After much fanfare, President Trump struck Syria in tandem with his French and British counterparts on the night of Friday 13th ostensibly to punish the government of Bashar al-Assad for using chemical weapons – crucially a claim which is still unproven.
The high profile cruise and stand-off missile strikes appear to have done little real damage, underlining the shadowy nature of the double games being played out across the Middle East today. Questions will now arise over the fundamental nature of the Western engagement in Syria. It is an engagement driven by confused strategy, endemic anti-Russian and Iranian sentiment as well as behind the scenes influence of wealthy Sunni Arab states, with Saudi Arabia being chief amongst them. Israel is another factor in a fluid and multifaceted mess.
Strategy is very distinct in that it looks at the bigger picture, a bird’s eye view of the situation in Syria, as opposed to tactics which is managing smaller local battles. Some basic strategic questions to ask are: What are we doing? Why are we here? What is our goal, and how will we achieve it? Do we have the means to achieve that goal? A rigorous, logical and unbiased analysis of these questions would yield some very uncomfortable answers, especially for the US.
Assad’s brutal regime
No-one doubts that Assad’s regime is brutal. The strategic question to ask is, what will be the consequences of overthrowing him? The replacement option is not going to be liberal. It will be some strand of extremist, the most familiar of which is called ISIS/Daesh. ISIS has suffered a severe blow with the loss of much of its territory but it is not defeated – it has shrunk back to being an insurgency.
Then there is al-Qaeda, the old enemy of the West responsible for 9/11. Imagine the strategic disaster if an al-Qaeda affiliated group had taken the control of Damascus after Western military action to topple Assad in 2013? It may be that Obama did the world a favour in effectively halting the move to war. However overthrowing a cruel, albeit rational dictator and replacing him with irrational extremists who want to restore the Caliphate and attack the West is not the ideal option.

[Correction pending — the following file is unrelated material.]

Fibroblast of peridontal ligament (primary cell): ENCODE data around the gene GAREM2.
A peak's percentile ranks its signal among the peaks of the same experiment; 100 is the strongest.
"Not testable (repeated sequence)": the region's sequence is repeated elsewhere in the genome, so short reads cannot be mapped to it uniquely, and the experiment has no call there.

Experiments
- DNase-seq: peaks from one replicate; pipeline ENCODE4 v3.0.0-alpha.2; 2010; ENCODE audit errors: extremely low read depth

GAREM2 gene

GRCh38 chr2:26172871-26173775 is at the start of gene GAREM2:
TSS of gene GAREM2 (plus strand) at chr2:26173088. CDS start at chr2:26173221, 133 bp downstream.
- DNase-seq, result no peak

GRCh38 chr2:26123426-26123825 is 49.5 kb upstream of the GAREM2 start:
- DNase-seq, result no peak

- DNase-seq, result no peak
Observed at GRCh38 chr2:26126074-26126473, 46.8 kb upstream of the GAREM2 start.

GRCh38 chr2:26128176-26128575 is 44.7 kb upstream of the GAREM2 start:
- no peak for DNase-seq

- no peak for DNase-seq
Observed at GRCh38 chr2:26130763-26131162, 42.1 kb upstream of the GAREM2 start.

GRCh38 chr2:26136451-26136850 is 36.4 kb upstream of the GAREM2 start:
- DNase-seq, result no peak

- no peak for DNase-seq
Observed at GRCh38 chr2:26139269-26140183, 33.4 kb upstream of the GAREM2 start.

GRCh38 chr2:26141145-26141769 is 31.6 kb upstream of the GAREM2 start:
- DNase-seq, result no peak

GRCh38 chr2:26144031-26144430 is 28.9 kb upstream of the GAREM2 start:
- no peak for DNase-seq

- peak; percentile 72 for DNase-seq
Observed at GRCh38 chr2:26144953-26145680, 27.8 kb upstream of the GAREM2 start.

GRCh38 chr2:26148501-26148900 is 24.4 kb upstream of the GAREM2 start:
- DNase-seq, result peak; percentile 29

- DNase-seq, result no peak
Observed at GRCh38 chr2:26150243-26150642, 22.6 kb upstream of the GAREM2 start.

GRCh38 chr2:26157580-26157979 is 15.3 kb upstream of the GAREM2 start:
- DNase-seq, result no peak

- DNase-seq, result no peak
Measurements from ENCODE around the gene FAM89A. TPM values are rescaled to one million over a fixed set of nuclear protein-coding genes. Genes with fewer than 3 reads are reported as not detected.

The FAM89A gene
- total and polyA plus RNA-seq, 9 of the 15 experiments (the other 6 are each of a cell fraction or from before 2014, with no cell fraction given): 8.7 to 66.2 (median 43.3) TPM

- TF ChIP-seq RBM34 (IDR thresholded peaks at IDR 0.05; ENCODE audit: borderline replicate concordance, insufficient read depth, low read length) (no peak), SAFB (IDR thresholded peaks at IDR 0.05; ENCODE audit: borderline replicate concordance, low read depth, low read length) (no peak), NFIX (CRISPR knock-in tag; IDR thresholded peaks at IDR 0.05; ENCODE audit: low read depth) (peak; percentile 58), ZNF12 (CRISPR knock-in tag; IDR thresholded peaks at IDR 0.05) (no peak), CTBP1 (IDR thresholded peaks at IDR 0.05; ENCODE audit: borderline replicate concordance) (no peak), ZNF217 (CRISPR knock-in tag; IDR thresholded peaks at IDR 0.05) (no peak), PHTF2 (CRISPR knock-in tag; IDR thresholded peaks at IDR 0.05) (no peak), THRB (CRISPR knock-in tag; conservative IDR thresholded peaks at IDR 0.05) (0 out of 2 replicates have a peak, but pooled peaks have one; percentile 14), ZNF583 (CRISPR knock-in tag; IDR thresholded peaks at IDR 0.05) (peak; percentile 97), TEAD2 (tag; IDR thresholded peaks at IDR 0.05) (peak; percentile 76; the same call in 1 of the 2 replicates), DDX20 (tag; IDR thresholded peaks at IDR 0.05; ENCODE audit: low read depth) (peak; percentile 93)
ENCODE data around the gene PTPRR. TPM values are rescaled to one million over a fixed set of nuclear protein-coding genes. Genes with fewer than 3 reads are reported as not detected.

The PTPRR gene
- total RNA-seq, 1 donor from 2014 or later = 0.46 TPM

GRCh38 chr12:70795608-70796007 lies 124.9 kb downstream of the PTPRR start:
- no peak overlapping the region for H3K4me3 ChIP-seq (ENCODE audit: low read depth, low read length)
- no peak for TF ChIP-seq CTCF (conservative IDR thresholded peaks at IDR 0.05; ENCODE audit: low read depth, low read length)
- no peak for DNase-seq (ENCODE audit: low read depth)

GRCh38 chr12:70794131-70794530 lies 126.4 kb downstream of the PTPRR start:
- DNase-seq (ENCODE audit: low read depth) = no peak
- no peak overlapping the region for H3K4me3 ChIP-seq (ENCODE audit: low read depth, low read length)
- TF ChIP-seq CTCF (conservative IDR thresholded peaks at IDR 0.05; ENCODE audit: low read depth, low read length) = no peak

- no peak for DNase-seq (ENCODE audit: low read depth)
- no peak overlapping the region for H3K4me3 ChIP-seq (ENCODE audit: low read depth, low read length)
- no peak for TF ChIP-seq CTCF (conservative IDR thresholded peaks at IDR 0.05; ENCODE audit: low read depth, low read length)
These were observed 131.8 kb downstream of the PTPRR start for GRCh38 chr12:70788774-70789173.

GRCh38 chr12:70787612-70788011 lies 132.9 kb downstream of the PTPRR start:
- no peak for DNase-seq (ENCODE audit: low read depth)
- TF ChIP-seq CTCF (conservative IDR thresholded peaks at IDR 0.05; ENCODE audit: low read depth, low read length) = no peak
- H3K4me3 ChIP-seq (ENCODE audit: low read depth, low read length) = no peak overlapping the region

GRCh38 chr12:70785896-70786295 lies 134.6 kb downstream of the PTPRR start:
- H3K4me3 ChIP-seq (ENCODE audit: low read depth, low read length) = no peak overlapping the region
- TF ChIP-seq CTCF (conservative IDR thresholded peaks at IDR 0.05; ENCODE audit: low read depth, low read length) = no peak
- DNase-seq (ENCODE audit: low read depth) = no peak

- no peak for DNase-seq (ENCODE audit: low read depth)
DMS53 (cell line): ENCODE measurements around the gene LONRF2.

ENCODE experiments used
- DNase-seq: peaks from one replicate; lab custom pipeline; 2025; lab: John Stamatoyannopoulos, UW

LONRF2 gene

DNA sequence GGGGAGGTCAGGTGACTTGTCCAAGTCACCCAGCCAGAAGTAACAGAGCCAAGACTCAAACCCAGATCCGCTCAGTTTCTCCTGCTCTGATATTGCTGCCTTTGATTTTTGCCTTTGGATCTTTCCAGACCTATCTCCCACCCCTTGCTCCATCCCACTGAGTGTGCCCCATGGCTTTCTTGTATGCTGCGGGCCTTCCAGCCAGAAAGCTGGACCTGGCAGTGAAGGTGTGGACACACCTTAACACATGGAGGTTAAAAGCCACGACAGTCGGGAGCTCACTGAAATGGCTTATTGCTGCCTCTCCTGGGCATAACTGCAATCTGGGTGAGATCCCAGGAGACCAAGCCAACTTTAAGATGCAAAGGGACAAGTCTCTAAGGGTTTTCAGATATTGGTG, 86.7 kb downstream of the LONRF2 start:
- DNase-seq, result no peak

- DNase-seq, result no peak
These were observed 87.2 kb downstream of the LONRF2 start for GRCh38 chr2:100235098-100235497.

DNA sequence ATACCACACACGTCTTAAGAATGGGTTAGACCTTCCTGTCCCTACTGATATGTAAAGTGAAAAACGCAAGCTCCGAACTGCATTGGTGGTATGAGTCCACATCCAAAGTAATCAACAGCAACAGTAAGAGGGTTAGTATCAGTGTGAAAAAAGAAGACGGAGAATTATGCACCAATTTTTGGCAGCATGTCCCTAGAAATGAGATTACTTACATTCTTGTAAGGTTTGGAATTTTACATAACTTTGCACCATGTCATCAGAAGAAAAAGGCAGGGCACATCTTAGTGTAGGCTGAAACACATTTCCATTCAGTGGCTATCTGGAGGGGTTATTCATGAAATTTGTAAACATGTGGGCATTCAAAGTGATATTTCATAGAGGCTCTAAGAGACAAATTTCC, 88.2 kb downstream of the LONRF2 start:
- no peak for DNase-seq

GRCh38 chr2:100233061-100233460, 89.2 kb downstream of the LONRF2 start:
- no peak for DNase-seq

Did he use Chemical Weapons?
That brings the discussion back to the issue of chemical weapons use. The Syrian regime has stockpiled chemical weapons in the past, primarily as a deterrent against its old enemy Israel, whose military is far more capable than Syria’s. The problem with the instinctive assumption that ‘Assad did it’ whenever a chemical attack occurs is that the rebels also have a chemical weapons capability, which they’ve used, but which has unsurprisingly been ignored by the Western media. They also have much stronger incentive than Assad to stage a chemical attack, especially at this late stage of the war when he is on the brink of winning.
The timing of the latest incident looks suspicious, in a week when Assad was close to defeating the last threat to Damascus and Trump unambiguously said he wanted to leave Syria. The French ‘proof’ that Assad conducted the attack consisted of an open source video provided by activists opposed to the regime, which included witness testimony. The reliability of this source is debateable – they have motivation to portray the regime as the villains. Furthermore there is no chemical analysis to back up the claims, because interestingly the West struck before such analysis could be conducted on the ground.